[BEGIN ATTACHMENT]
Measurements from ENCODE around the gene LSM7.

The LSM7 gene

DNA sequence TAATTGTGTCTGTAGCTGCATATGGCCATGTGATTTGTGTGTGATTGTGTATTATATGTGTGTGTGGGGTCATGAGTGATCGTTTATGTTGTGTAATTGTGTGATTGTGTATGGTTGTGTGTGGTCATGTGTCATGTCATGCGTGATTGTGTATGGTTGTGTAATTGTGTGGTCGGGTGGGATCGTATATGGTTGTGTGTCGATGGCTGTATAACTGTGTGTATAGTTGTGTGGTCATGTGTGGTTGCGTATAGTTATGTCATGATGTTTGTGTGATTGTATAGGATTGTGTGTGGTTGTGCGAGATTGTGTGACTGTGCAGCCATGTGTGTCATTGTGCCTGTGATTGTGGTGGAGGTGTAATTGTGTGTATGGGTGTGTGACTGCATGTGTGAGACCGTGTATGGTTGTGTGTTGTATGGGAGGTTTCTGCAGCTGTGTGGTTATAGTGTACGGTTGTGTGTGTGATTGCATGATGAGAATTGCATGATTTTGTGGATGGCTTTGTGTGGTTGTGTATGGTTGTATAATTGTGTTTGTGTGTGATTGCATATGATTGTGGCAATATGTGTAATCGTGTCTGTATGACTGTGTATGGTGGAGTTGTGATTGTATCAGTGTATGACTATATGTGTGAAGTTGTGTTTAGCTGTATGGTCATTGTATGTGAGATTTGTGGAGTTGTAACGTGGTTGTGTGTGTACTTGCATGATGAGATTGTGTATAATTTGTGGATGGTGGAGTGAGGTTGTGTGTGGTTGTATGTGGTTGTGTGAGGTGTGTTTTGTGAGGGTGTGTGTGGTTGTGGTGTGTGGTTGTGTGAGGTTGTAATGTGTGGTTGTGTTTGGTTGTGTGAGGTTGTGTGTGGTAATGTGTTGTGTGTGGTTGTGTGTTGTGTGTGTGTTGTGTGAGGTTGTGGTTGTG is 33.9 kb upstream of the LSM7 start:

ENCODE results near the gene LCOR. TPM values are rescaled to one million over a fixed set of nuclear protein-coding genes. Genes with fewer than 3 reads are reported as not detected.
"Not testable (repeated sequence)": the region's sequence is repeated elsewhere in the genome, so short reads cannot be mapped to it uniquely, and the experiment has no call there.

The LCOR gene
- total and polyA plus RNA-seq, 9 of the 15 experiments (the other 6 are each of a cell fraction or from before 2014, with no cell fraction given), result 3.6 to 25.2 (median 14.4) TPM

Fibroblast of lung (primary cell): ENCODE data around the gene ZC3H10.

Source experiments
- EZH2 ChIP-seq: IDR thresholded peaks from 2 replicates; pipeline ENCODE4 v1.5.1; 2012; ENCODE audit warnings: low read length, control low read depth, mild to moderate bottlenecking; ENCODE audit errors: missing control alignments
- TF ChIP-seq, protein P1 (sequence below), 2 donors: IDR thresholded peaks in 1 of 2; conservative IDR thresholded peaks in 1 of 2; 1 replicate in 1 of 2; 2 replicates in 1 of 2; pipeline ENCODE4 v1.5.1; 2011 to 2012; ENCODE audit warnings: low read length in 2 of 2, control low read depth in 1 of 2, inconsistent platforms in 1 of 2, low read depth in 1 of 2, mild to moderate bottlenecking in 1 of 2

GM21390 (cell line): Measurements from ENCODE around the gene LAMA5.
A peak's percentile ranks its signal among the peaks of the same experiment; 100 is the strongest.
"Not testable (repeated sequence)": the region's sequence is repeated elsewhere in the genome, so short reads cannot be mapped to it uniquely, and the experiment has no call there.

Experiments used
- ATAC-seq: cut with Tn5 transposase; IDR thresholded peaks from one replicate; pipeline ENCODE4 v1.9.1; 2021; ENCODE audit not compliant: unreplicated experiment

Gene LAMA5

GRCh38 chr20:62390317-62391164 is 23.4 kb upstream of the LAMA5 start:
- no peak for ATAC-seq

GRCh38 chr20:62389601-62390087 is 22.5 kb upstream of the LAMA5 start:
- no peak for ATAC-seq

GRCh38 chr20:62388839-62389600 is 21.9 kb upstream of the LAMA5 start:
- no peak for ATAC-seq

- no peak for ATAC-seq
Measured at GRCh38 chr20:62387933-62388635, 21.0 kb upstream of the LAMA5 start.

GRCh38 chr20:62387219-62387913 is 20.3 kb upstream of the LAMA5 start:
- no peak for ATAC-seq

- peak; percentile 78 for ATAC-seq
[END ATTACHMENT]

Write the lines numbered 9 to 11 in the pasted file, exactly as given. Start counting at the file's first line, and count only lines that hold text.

Source experiments
- EZH2 ChIP-seq: IDR thresholded peaks from 2 replicates; pipeline ENCODE4 v1.5.1; 2012; ENCODE audit warnings: low read length, control low read depth, mild to moderate bottlenecking; ENCODE audit errors: missing control alignments
- TF ChIP-seq, protein P1 (sequence below), 2 donors: IDR thresholded peaks in 1 of 2; conservative IDR thresholded peaks in 1 of 2; 1 replicate in 1 of 2; 2 replicates in 1 of 2; pipeline ENCODE4 v1.5.1; 2011 to 2012; ENCODE audit warnings: low read length in 2 of 2, control low read depth in 1 of 2, inconsistent platforms in 1 of 2, low read depth in 1 of 2, mild to moderate bottlenecking in 1 of 2